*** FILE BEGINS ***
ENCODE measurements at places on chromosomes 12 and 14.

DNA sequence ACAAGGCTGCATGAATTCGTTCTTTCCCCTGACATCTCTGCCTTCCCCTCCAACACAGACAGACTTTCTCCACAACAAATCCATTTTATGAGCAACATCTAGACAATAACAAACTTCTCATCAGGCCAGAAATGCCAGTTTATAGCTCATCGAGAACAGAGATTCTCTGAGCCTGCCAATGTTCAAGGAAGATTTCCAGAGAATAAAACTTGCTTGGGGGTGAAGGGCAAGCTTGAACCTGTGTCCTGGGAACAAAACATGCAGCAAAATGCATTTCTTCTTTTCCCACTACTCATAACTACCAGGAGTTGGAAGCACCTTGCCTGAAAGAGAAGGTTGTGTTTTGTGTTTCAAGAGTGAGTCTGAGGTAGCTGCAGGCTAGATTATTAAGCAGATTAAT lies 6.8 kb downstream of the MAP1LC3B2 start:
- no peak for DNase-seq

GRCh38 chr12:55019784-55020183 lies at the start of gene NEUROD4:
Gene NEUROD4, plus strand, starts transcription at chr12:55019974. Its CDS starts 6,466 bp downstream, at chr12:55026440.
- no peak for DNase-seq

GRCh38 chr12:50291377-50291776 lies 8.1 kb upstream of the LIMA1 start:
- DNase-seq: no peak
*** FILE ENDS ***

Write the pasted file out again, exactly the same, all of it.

ENCODE measurements at places on chromosomes 12 and 14.

DNA sequence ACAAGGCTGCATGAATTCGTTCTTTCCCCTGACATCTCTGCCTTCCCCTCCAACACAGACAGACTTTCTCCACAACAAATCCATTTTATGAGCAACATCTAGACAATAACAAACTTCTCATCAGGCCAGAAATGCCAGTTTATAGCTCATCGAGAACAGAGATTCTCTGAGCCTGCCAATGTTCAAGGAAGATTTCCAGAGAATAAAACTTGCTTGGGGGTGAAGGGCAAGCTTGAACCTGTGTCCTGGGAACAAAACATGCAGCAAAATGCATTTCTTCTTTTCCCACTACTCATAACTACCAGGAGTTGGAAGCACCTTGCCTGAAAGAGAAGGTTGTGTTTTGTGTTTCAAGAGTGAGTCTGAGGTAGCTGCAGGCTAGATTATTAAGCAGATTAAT lies 6.8 kb downstream of the MAP1LC3B2 start:
- no peak for DNase-seq

GRCh38 chr12:55019784-55020183 lies at the start of gene NEUROD4:
Gene NEUROD4, plus strand, starts transcription at chr12:55019974. Its CDS starts 6,466 bp downstream, at chr12:55026440.
- no peak for DNase-seq

GRCh38 chr12:50291377-50291776 lies 8.1 kb upstream of the LIMA1 start:
- DNase-seq: no peak